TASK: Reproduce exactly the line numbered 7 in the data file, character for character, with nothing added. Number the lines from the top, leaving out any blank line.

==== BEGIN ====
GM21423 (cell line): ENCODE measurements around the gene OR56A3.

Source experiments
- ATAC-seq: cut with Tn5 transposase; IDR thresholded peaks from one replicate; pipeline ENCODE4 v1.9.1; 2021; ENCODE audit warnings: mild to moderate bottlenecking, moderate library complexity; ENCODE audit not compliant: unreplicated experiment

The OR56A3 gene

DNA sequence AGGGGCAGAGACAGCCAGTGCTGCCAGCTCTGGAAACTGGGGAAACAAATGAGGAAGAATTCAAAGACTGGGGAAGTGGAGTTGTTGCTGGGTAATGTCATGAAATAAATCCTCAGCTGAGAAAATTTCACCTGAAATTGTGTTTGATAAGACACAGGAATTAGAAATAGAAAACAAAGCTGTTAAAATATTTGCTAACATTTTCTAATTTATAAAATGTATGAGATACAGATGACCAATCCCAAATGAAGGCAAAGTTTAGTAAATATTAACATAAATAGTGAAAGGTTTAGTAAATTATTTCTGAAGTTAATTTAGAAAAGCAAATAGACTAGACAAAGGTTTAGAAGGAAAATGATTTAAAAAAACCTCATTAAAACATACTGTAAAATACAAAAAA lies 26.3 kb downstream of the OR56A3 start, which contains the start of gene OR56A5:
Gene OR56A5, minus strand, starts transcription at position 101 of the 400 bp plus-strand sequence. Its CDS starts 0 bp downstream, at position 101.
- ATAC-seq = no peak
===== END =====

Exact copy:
- ATAC-seq = no peak